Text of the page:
An anti-social media

The experiment certainly showcased the potential power of this new social medium when the editor-in-chief of The Australian threatened defamation action over a conference tweet.

Chris Mitchell took umbrage at University of Canberra academic Julie Posetti’s live Twitter reportage of comments about him by a former staffer at the Oz. The Media section of The Australian offered one perspective of the spat while the Twitterverse offered another under the #twitdef hashtag.

While this episode was the most publicised outcome of the Journalism Education Association of Australia’s Twitter feed of its UTS conference, it was by no means the only example of social media discomfort over the three day talkfest.

Those of us relatively new to the medium were taken aback by the influence the feed had on the conference proceedings from the moment ABC managing director, Mark Scott, began his opening address.

He noticed the tweets rolling on the large screen behind him and interrupted his speech to say: “Is this a live Tweet feed that’s happening here?

“There’s nothing more frightening than a live Tweet feed. I’m going to turn my back to it and review later. Imagine if David and Margaret were reviewing half way through the film!”

At this point, the transcript records the ominous Tweet from Crikey contributor and Swinburne University journalism academic Andrew Dodd: “Be afraid”.

At various points in his speech Scott sang the praises of Twitter and pointed to his own productive use of the medium and that of his journalists.

He illustrated its beneficial use to journalism by explaining how his reporters used it to relay the unfolding challenge to former prime minister Kevin Rudd.

“Simkin and Uhlmann had come up with a great, old fashioned scoop – dug out,

pieced together, confirmed and delivered on the news, then disseminated to many

through Twitter,” Scott said. “A story that could be told in 140 characters: ‘Key factional leaders desert Rudd, counting heads – his leadership in crisis – Gillard urged to run.’ (That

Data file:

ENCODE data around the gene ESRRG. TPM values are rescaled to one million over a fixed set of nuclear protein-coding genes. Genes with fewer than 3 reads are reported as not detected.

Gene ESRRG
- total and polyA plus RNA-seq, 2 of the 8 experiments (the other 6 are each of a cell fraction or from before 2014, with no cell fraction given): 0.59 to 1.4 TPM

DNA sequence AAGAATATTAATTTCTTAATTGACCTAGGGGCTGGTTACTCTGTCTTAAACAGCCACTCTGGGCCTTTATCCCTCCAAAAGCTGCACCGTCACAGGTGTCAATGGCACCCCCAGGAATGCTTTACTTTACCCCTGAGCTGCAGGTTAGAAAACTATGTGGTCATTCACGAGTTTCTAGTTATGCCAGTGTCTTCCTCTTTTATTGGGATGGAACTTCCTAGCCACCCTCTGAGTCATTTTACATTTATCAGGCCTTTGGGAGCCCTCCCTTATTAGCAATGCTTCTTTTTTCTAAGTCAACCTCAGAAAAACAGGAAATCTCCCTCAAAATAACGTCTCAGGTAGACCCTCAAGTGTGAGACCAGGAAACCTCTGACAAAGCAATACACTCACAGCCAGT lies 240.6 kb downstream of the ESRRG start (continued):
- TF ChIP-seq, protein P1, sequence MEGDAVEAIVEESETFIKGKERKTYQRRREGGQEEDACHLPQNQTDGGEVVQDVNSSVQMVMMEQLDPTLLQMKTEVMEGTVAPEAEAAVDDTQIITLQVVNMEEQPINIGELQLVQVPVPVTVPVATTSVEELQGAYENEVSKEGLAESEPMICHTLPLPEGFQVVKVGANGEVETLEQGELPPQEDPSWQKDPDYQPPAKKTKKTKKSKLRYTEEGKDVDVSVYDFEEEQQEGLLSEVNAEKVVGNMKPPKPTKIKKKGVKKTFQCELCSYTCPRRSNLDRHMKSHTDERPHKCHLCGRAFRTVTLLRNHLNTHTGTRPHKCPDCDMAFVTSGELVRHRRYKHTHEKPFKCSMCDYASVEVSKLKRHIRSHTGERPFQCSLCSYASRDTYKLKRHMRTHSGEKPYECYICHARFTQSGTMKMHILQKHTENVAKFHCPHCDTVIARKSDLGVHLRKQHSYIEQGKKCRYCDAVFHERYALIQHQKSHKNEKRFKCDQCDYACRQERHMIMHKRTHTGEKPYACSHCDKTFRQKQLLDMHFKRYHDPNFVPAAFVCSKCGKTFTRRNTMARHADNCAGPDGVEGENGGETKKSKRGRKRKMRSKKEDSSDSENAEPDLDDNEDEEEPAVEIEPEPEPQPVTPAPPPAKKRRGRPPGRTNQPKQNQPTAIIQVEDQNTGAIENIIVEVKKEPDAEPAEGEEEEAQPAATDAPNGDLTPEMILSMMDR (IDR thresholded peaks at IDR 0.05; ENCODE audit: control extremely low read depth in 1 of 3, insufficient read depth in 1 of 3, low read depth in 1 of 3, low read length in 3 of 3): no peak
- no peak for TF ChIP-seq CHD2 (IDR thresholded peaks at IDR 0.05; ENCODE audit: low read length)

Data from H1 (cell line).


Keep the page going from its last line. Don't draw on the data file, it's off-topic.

actually leaves you with 40 spare characters for additional colour).”

He sang the praises of Annabel Crabb’s use of the medium – “ … more followers on Twitter than any other Australian journalist” – and cited Guardian editor Alan Rusbridger’s 15 Twitter benefits to journalism from his Andrew Olle lecture the week prior.

Scott revealed the live Twitter feed had boosted by 40 per cent the viewing audience of the program Q&A.

But Scott also acknowledged the downside of Twitter and quoted The Australian’s editorial describing it as “the dunny-door graffiti of the digital age”. Anyone holding that view would have found it reinforced as the conference proceedings unfolded.

Immediately after his speech, Scott joined a panel of editorial executives from a cross-section of media to discuss journalism education. I chaired the session, and other panellists were Phil Gardner (Herald Sun), Mark Hollands (PANPA), Ian Ferguson (Sky News),Sophie Black (Crikey), John Coomber (AAP), Heather Forbes (ABC) and  Peter Kerr(SMH).

But the live Twitter feed became the vocal de facto panellist as it ticked over on the screen behind them:

“How big is a j-ed panel? That’s not a panel – that’s a wall.” – Julie Posetti, Canberra.

“What only eight panelists? A bit light on isn’t it? Looks like the high court bench.” – Andrew Dodd, Swinburne.

On they rolled, reporting the comments, criticising the room lighting and critiquing the camera work.

It was all taken in good humour at the time and offered some light relief to a session where some traditional tensions between industry and academe had been revisited.

And it was nothing compared with the following day’s proceedings. A Tweet during a panel session on social media and journalism on the final day prompted the most explosive reaction.

Conference organiser Jenna Price had posted a tweet describing an academic panellist as “so male”.

The named individual did not see her original Tweet, but looked to the live Tweeting on the screen to see a retweet of Price’s comment posted by a female UTS student.

“F*** (students name)”, the panellist yelled in the midst of the session, and proceeded to pack up his things and storm out, slamming the door behind him.

Price followed him out, apparently in an attempt to pacify him, while the student who had filed the retweet soon headed out the back door of the theatre in tears.

Organisers sensibly decided not to screen live Tweeting of the final session of the conference.

The experiment in conference live tweeting was fruitful and, if news is something that upsets someone, somewhere, then it certainly added that element to a journalism conference.

As Scott and Rusbridger noted, Twitter can offer numerous benefits to journalism. My own modest use of it has enhanced my research network and given me better access to the latest developments in my field of media law.

Mark Pearson is professor of journalism at Bond University and co-author with Mark Polden of The Journalist’s Guide to Media Law (4th ed), Allen & Unwin, 2011.


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